Tuesday, December 16, 2014

Going Organic in Decorah, Iowa

The Fischers’ Commitment to Net Zero Energy, Native Plants & Organic Vegetables

Photo Courtesy of Seed Savers Exchange 
Caption: Robert and Julie Fischer are fulfilling their longtime dream of living in an energy-efficient home surrounded by organic gardens, native plants and orchard trees in Decorah, Iowa.
By Kathy Litchfield
DECORAH, IOWA – When asked why she and her husband choose organic methods, Julie Fischer had a question of her own: “Is there any other way?”
            Since the 1970s, Julie and Robert Fischer perked up listening to Rachel Carson and Sandra Steingraber. The more they learned about the broader effects of chemicals put onto lawns and gardens seeping into groundwater and leaving stripped soil and toxins behind, the more convinced they became that they had to choose another, more natural way. 

            “We lived in Kansas for about 30 years and became good friends with The Land Institute. We went to a lot of lectures and gathered lots of information there,” said Julie. “That further convinced us that there were really good ways of living with nature without poisoning ourselves and others including our natural insects that can be helpful in growing our crops naturally.”
            The Fischers moved to Iowa in 2003 and to Decorah in 2010 and embarked upon constructing a nearly net zero energy home complete with passive solar heating, a mini-split-heat pump system, concrete floors that absorb and retain heat and south-facing windows. Rob spent years researching how to build energy efficient homes before they even started looking for a good building site and an architect whose philosophy lined up with their goals and desires.
            “Among our goals were to be in a place where we could walk to most things we wanted to do, close to recreational trails. And to have good southern exposure, a straight roof line for solar panels, south-facing windows . . .” said Julie.
            “We really notice the effects of passive solar on our house in the wintertime, on sunny days when it may be 0° outside but toasty warm in our living room,” said Rob. “Although we have a gas-fired high-efficiency boiler for in-floor heat during very cold weather, we use our mini-split heat pump when it is only moderately cold. It’s 26 degrees outside right now and it’s comfortable in here. We’re using credits we accumulate with our utility for the energy produced from the sun with the aid of our rooftop photovoltaic system!”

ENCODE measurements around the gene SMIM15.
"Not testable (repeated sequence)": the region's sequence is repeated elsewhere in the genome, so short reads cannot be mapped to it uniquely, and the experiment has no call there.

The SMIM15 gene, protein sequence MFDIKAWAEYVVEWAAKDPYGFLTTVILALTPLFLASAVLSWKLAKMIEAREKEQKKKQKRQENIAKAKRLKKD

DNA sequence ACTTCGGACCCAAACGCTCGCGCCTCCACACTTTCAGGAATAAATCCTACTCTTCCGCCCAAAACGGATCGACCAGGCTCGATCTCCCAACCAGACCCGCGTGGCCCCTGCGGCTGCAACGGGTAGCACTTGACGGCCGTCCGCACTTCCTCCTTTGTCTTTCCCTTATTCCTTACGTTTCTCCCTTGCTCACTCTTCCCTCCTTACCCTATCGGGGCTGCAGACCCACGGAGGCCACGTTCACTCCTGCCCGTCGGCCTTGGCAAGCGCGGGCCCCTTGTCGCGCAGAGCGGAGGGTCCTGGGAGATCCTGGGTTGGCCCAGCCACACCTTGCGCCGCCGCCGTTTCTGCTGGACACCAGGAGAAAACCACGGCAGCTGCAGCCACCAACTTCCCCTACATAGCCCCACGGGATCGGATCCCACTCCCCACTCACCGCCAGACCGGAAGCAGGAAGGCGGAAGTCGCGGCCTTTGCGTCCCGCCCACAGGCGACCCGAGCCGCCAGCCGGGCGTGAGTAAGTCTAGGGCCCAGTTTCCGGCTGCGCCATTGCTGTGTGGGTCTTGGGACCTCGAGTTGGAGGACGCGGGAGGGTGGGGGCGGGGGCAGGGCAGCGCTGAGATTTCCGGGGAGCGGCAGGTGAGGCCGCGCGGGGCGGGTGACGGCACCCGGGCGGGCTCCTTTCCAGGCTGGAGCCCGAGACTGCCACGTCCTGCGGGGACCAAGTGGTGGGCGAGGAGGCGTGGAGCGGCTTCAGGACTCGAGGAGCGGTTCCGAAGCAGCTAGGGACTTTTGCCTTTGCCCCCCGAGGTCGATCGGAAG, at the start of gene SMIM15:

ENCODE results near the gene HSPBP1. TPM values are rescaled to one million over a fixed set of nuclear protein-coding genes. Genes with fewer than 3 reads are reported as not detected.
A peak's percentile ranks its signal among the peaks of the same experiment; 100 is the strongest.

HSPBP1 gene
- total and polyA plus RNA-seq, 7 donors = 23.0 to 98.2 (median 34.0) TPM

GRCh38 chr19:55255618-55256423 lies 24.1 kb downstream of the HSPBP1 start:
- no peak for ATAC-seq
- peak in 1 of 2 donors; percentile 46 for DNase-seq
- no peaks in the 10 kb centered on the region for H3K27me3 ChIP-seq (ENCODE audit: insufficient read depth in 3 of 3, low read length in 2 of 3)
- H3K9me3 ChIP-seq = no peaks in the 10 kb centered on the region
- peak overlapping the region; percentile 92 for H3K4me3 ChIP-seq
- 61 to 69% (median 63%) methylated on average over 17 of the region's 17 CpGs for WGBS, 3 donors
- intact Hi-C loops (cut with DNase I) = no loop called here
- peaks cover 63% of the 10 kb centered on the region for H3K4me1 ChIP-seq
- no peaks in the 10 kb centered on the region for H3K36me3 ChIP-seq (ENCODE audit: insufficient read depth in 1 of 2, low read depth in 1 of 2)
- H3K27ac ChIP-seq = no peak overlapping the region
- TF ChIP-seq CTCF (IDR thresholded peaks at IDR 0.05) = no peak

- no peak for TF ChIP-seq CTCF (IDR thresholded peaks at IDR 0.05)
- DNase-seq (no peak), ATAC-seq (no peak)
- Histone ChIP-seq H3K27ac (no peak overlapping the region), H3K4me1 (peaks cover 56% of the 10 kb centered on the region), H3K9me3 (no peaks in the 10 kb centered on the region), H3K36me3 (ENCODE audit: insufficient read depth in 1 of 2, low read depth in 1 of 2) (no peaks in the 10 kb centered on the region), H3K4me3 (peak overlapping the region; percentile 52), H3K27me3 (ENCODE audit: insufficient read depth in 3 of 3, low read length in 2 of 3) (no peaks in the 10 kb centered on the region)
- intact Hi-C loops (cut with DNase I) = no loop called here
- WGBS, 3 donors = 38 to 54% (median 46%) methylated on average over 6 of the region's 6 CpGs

Immediately after constructing their home, the Fischers started thinking about landscaping. Their yard was all torn up and loaded with clay fill. Being just 44 feet wide by 110 feet back, they decided to plant almost all of the available space with vegetables, orchard trees, natives and perennial flowers.
            The Fischers met Jeff Scott of Driftless Gardens, who is a brand new NOFA Accredited Organic Land Care Professional (CT course, 2014) at an Iowa home show where he had a booth. Scott had heard about the Fischers’ innovative building and began working with them in February of 2013.
            “As part of their home construction, they were pretty mindful about using net zero
construction practices and they were invested in carrying that same idea to their landscape,” said Scott, whose background includes organic farming and youth education as well as horticulture.
            Working closely with the Fischers, Scott helped them put together a standard site design including food production, native plantings, water management and access and not putting too much into the small space, “so that it still felt and acted like a functional and beautiful space.”
            Scott used pavers to install a long, steady ramp approach up to the house from the city sidewalk, and advised the Fischers on native prairie plants and shrubs they could use in the surrounding area. They purchased some of their plants from Scott, who also maintains a propagation greenhouse.